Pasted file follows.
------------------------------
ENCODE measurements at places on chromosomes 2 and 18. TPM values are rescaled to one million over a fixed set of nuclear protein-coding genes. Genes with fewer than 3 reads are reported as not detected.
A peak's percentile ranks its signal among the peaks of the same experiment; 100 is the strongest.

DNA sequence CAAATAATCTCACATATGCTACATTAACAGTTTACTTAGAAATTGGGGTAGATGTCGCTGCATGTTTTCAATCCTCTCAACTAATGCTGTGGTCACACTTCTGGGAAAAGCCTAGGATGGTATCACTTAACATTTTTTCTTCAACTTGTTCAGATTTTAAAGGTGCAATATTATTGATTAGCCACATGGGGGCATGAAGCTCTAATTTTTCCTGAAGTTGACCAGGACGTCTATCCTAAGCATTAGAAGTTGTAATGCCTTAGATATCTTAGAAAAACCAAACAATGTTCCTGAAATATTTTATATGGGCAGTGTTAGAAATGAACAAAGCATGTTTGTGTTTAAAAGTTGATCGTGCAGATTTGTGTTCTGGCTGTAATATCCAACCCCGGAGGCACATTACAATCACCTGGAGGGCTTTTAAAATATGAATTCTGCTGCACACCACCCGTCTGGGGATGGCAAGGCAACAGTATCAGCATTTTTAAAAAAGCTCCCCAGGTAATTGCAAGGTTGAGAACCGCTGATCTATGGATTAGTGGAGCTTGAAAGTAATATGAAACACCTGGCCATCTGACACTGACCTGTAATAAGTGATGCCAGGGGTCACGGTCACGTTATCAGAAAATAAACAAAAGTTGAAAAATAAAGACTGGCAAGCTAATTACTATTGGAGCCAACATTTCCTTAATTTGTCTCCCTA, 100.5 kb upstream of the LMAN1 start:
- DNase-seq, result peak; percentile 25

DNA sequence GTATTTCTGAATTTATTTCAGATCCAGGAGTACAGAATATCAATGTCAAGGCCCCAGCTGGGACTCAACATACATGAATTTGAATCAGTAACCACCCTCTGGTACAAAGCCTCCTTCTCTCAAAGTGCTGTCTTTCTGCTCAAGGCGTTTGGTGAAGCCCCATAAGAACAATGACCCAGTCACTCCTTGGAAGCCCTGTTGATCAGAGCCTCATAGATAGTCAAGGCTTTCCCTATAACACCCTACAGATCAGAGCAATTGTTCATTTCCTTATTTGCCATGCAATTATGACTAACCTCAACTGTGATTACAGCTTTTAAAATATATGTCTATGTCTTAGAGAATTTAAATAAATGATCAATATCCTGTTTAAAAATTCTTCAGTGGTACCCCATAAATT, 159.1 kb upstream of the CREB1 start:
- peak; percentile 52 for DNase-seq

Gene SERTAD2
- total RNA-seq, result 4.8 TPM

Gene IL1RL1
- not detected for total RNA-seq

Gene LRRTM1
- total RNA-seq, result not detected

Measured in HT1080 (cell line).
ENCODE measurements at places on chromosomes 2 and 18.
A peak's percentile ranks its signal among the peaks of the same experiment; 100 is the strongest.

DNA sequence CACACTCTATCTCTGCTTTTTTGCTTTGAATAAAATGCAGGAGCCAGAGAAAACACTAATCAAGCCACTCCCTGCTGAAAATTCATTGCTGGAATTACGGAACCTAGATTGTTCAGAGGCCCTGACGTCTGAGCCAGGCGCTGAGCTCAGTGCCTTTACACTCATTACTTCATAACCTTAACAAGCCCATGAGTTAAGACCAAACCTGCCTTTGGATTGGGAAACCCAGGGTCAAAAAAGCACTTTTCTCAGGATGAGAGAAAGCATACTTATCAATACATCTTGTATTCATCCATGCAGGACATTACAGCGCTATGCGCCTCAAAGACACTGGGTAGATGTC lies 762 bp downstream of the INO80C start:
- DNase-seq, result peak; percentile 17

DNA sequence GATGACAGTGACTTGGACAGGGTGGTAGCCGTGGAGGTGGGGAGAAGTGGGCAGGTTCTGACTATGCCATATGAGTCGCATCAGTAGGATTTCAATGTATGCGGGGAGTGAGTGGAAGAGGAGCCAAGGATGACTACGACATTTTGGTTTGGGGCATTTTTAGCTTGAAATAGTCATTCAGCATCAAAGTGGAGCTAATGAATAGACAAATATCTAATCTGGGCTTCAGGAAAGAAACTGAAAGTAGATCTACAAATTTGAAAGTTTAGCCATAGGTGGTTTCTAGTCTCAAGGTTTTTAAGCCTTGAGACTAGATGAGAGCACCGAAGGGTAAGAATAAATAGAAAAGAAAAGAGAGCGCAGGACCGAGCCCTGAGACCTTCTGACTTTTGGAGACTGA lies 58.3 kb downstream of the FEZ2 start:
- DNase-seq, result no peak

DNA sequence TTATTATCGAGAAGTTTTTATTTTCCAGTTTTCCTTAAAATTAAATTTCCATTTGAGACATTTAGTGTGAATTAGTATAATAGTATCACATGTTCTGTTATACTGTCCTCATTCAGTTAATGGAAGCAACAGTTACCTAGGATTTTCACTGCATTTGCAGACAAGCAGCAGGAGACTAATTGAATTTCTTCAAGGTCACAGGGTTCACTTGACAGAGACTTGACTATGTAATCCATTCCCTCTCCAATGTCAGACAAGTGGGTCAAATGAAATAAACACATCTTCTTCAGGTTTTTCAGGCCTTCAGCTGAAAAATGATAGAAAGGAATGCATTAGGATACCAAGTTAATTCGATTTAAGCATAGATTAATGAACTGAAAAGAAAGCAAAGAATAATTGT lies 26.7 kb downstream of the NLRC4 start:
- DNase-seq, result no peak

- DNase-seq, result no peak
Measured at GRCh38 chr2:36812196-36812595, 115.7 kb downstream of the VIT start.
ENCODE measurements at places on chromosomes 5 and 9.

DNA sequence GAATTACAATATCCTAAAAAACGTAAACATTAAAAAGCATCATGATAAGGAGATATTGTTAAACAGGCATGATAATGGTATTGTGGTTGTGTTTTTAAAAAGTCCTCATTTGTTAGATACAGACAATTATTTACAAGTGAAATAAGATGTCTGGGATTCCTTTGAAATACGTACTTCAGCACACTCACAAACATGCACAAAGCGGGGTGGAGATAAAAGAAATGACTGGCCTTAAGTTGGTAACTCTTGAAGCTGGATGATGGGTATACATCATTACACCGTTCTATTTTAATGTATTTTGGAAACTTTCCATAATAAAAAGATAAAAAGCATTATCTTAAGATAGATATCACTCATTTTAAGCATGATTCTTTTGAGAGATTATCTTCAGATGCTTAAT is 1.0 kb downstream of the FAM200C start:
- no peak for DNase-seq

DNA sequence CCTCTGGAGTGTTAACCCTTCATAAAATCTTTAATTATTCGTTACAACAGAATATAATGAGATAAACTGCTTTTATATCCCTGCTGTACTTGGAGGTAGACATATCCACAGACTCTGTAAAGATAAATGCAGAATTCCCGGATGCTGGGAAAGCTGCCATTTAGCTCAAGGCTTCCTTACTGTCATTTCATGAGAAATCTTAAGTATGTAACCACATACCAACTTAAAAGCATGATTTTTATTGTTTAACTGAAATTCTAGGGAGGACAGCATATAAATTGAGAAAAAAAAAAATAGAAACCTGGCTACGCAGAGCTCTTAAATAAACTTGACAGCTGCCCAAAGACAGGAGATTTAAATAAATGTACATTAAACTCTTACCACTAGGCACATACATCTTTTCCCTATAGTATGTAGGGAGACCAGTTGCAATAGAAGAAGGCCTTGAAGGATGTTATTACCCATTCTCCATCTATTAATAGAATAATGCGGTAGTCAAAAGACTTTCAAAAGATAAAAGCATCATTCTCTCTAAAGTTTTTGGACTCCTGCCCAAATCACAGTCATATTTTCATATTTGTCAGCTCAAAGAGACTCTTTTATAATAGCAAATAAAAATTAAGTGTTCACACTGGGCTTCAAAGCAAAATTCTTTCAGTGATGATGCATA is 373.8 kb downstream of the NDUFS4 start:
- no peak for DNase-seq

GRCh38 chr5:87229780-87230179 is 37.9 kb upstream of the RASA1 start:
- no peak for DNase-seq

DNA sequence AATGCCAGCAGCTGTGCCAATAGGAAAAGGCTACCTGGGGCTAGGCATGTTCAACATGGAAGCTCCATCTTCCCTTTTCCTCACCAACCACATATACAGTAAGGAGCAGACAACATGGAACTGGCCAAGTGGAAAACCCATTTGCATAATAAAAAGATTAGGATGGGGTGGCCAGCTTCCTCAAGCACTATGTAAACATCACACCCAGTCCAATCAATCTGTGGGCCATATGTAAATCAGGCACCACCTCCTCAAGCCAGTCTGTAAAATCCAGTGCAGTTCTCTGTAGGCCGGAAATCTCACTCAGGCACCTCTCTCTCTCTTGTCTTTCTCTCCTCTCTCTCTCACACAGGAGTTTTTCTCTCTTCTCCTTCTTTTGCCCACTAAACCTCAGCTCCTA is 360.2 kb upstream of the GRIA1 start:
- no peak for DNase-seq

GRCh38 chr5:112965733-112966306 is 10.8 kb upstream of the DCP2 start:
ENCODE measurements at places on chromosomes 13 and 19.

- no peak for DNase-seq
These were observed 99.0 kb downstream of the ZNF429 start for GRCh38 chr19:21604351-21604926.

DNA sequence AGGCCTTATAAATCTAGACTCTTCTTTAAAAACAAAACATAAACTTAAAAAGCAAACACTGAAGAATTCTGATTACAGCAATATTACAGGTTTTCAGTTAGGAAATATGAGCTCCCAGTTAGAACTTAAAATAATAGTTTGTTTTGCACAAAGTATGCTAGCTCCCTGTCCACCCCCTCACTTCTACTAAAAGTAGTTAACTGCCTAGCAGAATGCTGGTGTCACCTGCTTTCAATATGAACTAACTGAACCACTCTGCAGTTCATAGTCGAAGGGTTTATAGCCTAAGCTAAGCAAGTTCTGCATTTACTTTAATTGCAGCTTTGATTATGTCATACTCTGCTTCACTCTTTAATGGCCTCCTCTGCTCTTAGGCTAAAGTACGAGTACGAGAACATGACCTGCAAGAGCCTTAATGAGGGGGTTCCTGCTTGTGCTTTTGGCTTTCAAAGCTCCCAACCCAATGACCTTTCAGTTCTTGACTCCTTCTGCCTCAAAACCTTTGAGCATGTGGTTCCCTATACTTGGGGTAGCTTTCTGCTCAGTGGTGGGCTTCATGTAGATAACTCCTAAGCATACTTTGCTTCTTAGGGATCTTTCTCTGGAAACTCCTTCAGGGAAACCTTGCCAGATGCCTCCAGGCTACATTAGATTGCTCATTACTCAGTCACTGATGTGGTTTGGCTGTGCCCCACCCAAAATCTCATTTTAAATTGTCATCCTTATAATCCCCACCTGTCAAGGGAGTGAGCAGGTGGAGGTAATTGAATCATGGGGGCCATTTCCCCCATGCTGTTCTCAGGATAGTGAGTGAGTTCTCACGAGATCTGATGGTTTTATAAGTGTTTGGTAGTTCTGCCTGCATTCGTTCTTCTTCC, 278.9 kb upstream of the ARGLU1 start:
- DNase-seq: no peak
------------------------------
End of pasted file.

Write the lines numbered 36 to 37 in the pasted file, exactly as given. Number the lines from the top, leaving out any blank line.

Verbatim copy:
These were observed 99.0 kb downstream of the ZNF429 start for GRCh38 chr19:21604351-21604926.

DNA sequence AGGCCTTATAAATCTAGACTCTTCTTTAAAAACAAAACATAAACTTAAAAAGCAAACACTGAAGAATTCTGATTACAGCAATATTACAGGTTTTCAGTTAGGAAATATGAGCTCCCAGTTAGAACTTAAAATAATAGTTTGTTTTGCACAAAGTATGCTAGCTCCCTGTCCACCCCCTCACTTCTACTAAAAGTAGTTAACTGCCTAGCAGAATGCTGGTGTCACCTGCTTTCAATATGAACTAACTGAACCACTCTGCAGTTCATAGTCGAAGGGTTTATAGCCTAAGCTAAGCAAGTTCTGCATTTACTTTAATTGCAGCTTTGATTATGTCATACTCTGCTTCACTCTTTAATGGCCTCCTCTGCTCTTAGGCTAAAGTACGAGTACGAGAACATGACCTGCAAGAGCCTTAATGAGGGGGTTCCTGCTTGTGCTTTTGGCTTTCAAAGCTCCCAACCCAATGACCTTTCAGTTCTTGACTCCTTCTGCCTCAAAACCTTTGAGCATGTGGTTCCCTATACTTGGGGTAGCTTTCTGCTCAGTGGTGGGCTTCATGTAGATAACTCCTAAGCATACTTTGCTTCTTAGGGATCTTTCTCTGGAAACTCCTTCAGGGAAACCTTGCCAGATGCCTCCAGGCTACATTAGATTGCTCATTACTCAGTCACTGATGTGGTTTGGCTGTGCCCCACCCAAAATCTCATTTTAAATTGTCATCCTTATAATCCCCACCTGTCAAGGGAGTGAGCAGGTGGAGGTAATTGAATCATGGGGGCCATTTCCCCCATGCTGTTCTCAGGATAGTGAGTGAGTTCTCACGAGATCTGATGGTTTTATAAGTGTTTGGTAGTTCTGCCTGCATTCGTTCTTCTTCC, 278.9 kb upstream of the ARGLU1 start: